Installing GHIDRA

To install Ghidra, simply extract the Ghidra distribution file to the desired filesystem destination using any unzip program (built-in OS utilities, 7-Zip, WinZip, WinRAR, etc).

Download GhiDra in here.

After extract GhiDra, you will receive the following folder:

ghidra

Ghidra: Base directory for Ghidra distribution. Contains files needed to run Ghidra.
Extensions: Optional components that can extend Ghidra’s functionality and integrate Ghidra with other tools. See the Extensions section for more information.
GPL: Standalone GPL support programs.
server: Contains files related to Ghidra Server installation and administration.
support: Contains files useful for debugging Ghidra, running Ghidra in advanced modes, and controlling how Ghidra launches.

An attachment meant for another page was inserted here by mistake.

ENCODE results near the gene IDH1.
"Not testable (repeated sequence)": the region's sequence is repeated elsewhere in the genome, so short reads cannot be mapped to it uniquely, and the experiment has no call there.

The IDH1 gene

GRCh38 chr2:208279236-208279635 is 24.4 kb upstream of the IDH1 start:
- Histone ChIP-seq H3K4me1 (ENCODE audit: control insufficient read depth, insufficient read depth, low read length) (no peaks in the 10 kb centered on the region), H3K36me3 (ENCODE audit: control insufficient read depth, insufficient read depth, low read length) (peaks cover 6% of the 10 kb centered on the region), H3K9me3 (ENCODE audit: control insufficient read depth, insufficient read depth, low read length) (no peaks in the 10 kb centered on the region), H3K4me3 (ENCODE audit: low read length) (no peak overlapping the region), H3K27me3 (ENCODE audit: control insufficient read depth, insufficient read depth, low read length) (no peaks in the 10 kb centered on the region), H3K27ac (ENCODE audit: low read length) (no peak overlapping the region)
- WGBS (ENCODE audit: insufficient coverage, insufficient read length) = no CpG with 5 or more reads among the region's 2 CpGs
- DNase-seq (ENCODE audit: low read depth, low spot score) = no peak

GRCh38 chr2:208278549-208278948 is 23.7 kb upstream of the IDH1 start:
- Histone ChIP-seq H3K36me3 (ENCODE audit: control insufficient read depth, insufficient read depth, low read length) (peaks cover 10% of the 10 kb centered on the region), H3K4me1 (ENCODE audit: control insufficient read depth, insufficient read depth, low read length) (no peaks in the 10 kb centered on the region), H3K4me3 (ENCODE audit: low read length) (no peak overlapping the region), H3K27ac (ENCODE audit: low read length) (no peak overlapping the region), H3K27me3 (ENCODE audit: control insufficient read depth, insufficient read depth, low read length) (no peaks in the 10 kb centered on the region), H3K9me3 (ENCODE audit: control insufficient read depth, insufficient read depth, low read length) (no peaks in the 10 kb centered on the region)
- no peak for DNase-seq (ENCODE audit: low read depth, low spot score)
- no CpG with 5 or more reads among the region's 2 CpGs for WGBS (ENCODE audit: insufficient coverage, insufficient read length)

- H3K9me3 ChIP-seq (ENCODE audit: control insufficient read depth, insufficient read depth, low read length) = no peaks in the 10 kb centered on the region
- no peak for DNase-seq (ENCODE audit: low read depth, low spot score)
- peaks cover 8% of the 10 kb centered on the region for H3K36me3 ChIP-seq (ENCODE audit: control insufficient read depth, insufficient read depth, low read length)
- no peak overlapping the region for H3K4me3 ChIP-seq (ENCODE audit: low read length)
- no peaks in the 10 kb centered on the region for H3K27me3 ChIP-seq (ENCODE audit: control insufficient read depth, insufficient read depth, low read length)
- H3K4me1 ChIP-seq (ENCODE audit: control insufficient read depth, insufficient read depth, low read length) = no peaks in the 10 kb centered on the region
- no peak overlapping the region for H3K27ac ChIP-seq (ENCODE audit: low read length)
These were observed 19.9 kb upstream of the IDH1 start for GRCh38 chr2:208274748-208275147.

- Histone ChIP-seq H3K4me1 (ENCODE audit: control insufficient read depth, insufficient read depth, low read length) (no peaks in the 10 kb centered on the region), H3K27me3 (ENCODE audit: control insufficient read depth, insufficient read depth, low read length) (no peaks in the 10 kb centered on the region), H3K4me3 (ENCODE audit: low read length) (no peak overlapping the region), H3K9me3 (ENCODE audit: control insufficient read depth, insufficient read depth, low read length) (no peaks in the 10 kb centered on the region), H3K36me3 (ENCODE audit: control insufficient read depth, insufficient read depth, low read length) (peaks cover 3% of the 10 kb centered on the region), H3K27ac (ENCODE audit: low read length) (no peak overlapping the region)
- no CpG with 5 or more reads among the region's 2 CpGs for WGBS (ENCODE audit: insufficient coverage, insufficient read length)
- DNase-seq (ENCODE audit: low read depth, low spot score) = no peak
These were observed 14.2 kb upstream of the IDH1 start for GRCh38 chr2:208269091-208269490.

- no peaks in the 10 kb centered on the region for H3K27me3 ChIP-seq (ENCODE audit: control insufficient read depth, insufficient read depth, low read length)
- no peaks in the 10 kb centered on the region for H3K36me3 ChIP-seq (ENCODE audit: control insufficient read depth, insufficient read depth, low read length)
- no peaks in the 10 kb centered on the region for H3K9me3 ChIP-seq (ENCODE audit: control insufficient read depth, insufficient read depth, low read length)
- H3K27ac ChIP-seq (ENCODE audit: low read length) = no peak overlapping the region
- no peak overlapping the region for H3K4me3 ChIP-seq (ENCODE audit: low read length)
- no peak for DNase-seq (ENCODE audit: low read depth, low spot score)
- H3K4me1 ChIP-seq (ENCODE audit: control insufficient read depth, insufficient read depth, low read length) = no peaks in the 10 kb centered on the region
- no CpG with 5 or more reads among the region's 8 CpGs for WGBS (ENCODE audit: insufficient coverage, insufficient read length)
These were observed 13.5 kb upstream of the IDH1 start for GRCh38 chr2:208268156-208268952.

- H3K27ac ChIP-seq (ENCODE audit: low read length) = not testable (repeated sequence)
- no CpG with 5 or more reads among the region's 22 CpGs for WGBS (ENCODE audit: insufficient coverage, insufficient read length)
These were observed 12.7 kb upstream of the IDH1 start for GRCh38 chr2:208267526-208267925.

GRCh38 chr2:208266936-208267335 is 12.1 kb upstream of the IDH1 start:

docs: Contains documentation for Ghidra, such as release notes, API files, tutorials, etc.
ghidraRun(.bat): Script used to launch Ghidra.
LICENSE.txt: Ghidra license information.
licenses: Contains licenses used by Ghidra.

Install Notes

  • Ghidra does not use a traditional installer program. Instead, the Ghidra distribution file is simply extracted in-place on the filesystem. This approach has advantages and disadvantages. On the up side, administrative privilege is not required to install Ghidra for personal use. Also, because installing Ghidra does not update any OS configurations such as the registry on Windows, removin. Ghidra is as simple as deleting the Ghidra installation directory. On the down side, Ghidra will not automatically create a shortcut on the desktop or appear in application start menus.
  • Administrative privilege may be required to extract Ghidra to certain filesystem destinations (such as C:\), as well as install the Ghidra Server as a service.